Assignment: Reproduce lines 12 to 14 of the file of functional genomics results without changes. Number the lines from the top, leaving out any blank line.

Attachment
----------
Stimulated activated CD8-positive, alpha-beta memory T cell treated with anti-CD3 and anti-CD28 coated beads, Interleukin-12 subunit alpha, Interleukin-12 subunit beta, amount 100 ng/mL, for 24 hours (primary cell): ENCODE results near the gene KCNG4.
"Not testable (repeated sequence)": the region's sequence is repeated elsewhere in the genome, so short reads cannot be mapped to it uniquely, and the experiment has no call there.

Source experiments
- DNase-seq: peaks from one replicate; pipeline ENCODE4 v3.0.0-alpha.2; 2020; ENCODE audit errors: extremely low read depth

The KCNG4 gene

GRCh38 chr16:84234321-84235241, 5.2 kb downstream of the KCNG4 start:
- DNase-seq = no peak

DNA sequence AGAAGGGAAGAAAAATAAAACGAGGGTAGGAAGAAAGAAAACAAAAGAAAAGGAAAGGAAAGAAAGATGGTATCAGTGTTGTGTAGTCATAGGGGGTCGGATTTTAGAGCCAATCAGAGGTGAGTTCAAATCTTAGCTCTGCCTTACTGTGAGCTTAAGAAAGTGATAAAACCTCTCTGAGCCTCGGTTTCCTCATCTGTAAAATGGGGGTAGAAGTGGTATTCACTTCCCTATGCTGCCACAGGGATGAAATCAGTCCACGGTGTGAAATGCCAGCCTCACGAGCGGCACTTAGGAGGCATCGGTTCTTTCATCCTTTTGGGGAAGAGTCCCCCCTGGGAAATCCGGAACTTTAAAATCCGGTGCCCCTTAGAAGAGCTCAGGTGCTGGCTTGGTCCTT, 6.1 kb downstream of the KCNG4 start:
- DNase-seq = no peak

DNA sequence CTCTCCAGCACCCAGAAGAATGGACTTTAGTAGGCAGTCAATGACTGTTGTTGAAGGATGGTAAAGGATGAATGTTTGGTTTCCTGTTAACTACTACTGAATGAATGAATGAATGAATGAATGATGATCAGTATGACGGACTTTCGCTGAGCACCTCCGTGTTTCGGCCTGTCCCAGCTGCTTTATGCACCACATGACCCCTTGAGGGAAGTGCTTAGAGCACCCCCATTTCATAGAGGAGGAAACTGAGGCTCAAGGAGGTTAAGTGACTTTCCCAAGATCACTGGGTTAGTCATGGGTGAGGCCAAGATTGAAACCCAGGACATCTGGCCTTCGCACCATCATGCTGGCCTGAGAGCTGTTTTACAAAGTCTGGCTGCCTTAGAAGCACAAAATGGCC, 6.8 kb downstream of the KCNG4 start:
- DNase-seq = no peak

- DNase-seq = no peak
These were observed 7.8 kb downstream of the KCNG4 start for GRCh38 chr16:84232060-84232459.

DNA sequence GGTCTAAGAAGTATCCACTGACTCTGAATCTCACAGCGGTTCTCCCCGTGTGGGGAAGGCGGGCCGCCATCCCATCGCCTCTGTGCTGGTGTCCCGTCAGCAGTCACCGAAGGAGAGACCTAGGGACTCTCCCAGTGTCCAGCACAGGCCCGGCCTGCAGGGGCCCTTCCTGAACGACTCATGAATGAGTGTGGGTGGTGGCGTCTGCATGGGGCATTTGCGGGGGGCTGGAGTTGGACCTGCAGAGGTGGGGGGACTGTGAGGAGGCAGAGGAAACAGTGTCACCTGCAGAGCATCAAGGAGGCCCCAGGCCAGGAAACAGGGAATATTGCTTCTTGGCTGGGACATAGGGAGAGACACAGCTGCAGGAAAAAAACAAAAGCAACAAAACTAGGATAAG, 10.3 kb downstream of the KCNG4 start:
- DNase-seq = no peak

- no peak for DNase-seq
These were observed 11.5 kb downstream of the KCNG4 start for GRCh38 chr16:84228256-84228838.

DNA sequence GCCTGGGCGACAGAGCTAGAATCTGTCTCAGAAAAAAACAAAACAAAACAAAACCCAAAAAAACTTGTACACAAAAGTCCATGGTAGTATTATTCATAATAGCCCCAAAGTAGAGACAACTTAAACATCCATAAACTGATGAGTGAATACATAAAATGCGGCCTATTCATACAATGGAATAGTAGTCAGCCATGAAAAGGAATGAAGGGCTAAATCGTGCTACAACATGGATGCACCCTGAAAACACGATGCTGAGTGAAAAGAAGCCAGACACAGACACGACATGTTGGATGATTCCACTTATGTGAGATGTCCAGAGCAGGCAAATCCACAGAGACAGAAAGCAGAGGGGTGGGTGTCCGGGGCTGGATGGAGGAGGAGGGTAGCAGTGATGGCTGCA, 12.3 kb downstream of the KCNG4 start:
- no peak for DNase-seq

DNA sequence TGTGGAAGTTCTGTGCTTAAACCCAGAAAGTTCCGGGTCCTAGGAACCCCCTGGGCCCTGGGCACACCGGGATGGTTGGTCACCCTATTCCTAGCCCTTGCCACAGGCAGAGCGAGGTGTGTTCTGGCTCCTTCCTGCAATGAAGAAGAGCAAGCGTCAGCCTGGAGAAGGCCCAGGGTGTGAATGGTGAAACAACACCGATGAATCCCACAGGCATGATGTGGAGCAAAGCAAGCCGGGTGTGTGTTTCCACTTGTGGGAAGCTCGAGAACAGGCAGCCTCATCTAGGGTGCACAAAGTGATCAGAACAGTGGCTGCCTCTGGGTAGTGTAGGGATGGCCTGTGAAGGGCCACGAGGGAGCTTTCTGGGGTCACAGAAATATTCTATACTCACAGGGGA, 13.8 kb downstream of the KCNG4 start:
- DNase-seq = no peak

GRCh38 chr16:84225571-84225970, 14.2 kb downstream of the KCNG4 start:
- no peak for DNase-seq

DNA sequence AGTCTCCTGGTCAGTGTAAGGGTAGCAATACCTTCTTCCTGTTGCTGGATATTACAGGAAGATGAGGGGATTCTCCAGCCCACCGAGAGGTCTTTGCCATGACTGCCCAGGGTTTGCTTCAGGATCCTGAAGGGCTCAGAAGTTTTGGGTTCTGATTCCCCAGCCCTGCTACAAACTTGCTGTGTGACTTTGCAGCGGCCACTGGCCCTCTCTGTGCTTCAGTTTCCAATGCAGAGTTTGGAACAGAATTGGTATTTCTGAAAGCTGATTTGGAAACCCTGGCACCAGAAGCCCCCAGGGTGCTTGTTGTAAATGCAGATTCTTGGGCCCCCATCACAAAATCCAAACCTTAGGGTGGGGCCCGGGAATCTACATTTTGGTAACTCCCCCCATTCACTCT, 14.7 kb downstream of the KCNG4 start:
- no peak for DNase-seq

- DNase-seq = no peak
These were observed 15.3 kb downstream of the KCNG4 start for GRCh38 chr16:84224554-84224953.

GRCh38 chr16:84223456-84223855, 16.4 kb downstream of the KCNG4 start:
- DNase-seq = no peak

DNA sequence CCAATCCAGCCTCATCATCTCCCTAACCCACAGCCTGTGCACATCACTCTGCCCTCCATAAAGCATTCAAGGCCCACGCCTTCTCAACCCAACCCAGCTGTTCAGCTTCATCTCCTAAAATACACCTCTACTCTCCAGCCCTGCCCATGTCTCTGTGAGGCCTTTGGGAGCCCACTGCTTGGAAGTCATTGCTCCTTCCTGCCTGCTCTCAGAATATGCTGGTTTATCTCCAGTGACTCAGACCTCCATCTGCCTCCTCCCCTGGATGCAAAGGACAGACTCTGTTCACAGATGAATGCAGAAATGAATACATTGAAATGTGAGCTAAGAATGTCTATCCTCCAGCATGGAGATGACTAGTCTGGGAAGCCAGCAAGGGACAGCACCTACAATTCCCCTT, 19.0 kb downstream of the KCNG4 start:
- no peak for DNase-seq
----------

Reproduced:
- DNase-seq = no peak
These were observed 7.8 kb downstream of the KCNG4 start for GRCh38 chr16:84232060-84232459.

DNA sequence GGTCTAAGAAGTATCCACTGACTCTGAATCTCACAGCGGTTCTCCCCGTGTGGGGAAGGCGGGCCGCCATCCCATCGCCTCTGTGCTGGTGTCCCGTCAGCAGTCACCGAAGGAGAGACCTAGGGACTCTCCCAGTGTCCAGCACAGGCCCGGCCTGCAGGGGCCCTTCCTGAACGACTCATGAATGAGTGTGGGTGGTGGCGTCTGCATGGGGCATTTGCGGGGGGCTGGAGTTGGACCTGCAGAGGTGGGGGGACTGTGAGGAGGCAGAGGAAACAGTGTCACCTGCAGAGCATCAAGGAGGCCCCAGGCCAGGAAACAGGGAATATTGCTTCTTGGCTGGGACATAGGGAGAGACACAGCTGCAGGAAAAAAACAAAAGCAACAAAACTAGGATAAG, 10.3 kb downstream of the KCNG4 start: